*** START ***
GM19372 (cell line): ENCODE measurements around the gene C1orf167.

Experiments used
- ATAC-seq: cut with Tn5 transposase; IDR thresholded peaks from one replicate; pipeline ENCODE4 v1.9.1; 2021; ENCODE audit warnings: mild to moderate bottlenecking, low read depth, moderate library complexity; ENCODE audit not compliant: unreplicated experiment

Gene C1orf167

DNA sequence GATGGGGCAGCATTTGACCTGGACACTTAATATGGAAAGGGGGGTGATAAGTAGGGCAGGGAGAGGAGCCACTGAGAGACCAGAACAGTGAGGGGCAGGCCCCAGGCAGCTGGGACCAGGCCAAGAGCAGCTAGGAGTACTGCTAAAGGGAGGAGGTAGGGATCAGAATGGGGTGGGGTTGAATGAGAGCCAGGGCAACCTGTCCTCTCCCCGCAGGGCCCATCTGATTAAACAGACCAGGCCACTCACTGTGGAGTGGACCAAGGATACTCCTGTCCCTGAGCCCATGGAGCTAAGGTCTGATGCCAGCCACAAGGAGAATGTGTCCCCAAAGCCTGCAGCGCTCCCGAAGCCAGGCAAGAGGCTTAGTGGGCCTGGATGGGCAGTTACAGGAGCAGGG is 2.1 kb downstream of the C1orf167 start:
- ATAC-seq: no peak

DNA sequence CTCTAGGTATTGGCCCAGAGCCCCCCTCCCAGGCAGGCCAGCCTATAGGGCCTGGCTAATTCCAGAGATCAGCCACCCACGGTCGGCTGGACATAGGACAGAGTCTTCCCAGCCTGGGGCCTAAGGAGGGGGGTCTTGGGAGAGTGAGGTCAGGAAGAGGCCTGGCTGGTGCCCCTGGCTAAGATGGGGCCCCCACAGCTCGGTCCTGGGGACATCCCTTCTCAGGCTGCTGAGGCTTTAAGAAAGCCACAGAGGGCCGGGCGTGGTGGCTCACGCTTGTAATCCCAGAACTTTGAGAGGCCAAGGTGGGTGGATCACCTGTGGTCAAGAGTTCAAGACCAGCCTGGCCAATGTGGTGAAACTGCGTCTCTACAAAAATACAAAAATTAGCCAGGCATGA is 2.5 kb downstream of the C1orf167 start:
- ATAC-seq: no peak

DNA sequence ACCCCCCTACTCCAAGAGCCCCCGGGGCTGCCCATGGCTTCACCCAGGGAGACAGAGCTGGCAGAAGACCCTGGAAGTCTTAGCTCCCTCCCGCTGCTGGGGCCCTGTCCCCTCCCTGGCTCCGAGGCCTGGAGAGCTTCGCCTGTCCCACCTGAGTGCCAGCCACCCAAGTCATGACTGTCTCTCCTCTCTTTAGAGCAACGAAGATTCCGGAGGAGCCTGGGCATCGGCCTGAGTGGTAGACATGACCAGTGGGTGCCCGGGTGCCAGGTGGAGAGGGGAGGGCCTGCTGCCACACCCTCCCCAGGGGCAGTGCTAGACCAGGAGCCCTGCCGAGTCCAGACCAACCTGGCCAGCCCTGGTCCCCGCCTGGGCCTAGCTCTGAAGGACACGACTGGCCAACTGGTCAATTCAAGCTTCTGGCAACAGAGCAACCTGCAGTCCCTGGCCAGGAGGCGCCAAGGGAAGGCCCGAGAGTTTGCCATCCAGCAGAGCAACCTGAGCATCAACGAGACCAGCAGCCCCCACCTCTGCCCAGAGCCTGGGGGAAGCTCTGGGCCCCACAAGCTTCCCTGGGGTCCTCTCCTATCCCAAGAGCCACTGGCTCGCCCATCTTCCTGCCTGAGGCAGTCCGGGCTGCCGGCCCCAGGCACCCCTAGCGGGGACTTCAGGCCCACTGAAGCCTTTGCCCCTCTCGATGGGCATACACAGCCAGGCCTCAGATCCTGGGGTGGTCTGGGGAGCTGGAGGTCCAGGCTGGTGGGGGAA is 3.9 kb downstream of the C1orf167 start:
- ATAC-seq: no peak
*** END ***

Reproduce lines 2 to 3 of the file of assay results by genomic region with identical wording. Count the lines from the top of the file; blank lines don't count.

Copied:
Experiments used
- ATAC-seq: cut with Tn5 transposase; IDR thresholded peaks from one replicate; pipeline ENCODE4 v1.9.1; 2021; ENCODE audit warnings: mild to moderate bottlenecking, low read depth, moderate library complexity; ENCODE audit not compliant: unreplicated experiment